In the Q&A after last night’s screening of Suffragette at Film Independent at LACMA, producer Alison Owen admitted that she and her team had “a huge weapon” on their side during production.
What was it? “We were over 50 percent women in the crew,” she told Film Independent President Josh Welsh. “Brendan Gleeson said he’d never been on such an estrogen-filled set in his life.”
The film’s subject matter inspired the primarily female team making it: Suffragette tells the story of the women’s suffrage movement in England in the early 20th century, which has largely been neglected by the history books. “Women’s history is a very minor part of history [compared to] the history of powerful men [that we learn in school],” Owen said, “and working class women’s history is almost completely erased.”
Suffragette focuses on these women of the working class, the “foot soldiers” of the movement, because Owen, director Sarah Gavron and screenwriter Abi Morgan “wanted to bust apart that image of the sister suffragette—the sedate, drawing room, tea-drinking women with big hats who sat around discussing women’s rights.”
The film focuses on Maud Watts, played by Carey Mulligan, a young wife and mother who works long hours under brutal conditions. She doesn’t question her existence or the injustices that have shaped it until she becomes acquainted, entirely by accident, with the suffragette movement. She allows herself to be recruited, risking everything to fight for the cause.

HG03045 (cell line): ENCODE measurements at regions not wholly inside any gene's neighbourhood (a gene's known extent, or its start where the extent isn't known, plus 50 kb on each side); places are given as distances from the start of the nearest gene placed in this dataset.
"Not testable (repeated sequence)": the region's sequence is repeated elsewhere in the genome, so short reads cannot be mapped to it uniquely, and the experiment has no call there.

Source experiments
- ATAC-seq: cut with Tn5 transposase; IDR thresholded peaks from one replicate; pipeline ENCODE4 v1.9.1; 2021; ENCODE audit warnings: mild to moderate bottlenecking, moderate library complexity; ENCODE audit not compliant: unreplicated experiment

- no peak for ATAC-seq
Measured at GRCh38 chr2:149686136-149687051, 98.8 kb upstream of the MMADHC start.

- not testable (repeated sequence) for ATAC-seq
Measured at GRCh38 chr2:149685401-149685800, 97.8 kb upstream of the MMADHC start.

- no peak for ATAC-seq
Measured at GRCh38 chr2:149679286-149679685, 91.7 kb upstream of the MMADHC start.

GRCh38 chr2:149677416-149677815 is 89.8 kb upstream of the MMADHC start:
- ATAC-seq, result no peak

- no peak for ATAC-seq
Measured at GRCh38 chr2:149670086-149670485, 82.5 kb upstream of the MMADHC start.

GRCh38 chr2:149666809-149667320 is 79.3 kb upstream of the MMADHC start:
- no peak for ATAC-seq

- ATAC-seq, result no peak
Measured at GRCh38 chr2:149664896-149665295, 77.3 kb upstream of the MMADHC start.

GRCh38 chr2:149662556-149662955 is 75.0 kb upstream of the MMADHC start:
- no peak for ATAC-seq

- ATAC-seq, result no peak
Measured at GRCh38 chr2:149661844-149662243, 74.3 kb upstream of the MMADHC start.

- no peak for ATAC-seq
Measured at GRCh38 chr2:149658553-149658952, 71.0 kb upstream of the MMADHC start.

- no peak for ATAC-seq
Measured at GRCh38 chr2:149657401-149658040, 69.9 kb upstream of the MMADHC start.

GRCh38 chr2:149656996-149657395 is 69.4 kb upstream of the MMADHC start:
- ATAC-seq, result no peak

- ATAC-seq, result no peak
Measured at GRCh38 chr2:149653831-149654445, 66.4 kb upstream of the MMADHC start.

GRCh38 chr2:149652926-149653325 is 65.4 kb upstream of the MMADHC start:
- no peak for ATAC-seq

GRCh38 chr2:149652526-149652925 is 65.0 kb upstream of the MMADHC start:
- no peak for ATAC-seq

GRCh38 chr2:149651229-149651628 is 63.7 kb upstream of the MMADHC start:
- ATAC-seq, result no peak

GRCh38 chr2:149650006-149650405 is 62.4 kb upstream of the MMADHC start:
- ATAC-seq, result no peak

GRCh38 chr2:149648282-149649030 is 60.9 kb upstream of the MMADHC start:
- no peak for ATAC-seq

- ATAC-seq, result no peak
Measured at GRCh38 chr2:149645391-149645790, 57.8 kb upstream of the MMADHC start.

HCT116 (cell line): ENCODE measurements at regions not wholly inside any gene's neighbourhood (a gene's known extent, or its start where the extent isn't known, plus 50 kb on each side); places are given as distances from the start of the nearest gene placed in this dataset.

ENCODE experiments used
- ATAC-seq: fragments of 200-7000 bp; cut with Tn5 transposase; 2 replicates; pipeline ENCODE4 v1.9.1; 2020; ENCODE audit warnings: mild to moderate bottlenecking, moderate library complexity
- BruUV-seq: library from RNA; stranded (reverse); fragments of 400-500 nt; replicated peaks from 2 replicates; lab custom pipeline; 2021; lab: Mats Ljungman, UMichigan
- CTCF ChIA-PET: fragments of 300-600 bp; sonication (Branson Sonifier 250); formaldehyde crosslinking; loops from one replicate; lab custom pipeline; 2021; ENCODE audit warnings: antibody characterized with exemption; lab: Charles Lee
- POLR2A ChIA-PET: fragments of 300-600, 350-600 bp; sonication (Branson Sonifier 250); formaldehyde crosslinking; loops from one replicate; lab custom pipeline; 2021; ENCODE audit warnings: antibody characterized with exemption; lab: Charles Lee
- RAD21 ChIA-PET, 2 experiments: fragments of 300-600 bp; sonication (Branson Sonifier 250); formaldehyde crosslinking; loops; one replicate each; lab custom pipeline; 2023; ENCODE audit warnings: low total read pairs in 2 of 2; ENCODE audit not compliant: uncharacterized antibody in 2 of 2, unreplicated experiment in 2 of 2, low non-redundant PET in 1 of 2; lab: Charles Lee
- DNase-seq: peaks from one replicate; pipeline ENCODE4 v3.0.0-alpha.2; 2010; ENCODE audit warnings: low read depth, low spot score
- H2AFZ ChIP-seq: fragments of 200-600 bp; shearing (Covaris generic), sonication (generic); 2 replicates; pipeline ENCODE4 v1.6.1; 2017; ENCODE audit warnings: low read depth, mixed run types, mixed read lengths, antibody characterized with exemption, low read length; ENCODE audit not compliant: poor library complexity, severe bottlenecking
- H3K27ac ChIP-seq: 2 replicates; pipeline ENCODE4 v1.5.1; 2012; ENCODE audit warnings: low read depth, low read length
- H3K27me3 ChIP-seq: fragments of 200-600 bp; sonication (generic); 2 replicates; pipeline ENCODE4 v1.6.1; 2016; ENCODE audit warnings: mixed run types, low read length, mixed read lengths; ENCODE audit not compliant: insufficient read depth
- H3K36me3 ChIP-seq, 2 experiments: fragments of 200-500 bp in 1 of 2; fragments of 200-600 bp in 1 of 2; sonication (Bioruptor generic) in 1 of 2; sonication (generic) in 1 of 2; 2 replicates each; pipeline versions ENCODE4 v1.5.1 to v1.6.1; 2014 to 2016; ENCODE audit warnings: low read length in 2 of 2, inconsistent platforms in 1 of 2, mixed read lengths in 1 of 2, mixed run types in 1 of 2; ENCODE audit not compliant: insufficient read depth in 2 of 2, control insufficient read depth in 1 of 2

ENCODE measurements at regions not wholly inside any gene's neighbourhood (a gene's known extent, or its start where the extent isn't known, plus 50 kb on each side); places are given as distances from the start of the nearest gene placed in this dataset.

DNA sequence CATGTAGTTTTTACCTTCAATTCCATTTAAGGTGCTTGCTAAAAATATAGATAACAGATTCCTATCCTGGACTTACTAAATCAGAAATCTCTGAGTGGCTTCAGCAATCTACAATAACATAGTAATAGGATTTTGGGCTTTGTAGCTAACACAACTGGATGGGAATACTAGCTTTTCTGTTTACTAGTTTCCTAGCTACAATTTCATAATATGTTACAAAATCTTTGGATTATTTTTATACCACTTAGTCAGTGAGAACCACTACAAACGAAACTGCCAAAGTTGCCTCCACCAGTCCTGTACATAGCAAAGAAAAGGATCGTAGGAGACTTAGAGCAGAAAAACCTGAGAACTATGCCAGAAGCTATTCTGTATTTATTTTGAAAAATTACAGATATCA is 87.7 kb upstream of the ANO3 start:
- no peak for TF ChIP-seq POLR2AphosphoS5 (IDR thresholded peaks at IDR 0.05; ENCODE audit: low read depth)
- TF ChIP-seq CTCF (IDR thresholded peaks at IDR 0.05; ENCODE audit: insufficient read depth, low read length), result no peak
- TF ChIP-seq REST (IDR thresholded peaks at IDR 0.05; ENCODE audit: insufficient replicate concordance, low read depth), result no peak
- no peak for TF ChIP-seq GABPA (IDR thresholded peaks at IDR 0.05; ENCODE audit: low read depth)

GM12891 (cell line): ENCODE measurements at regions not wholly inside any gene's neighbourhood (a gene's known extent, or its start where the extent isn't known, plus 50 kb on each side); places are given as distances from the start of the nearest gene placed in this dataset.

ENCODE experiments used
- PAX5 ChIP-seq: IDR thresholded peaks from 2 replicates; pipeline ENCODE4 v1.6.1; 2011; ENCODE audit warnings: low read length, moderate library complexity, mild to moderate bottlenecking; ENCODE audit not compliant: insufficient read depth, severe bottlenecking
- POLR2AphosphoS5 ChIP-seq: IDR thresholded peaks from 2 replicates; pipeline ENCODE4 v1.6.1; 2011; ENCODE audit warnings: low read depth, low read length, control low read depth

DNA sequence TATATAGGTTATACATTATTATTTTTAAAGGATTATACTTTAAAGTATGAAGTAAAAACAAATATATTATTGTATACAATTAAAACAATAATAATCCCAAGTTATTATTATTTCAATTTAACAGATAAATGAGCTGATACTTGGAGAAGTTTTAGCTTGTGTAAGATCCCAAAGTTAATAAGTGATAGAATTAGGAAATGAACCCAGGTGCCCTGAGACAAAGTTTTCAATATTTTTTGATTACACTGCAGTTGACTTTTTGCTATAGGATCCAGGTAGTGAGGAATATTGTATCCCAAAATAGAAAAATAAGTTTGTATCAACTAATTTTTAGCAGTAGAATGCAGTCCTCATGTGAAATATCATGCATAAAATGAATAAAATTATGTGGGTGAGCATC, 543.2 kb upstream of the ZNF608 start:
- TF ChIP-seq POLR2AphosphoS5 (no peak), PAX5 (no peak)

Maud is a fictional character, a composite of many women of her station who became involved in the movement. Morgan pieced together Maud’s story “to find the essential truth of the plight of working class women at that time,” Owen explained. Her character exists alongside many who really did exist, however, including Edith Ellyn (Helena Bonham Carter), Emily Davison (Natalie Press), and, of course, Mrs. Emmeline Pankhurst (Meryl Streep).
Shot over 45 days for $14 million, Owen said that they worked hard to make the film on a grander scale than the “smaller, more intimate art house movie” they expected it would become during its early stages. “We felt very strongly that we needed to honor these women whose shoulders we’re standing on,” she said. “We wanted to really paint on a broad canvas, a big landscape and show their achievements in all their glory.”
Welsh commented on how refreshing and exciting it was to see a film with such an overwhelmingly female cast, crew and creative team, considering the consistently dismal statistics regarding women in the industry on both sides of the camera. While the numbers continue to disappoint, the conversation surrounding the issue is at an all-time high. Owen said that the greater awareness of feminist issues that characterizes the present moment has been very encouraging on her journey with Suffragette—and she’s thrilled that the film may help contribute to that awareness.
“We’re very lucky to have landed in kind of a feminist moment,” she said, citing Jennifer Lawrence’s open letter about the wage gap and the work of the Geena Davis Institute on Gender in Media. “So many things that lead me to believe that hopefully it’s not just a moment where feminism is a bit sexy and fashionable for a second, but a moment where we can actually all join forward and push open the door, and it might stay open this time.”
Mary Sollosi / Film Independent Blogger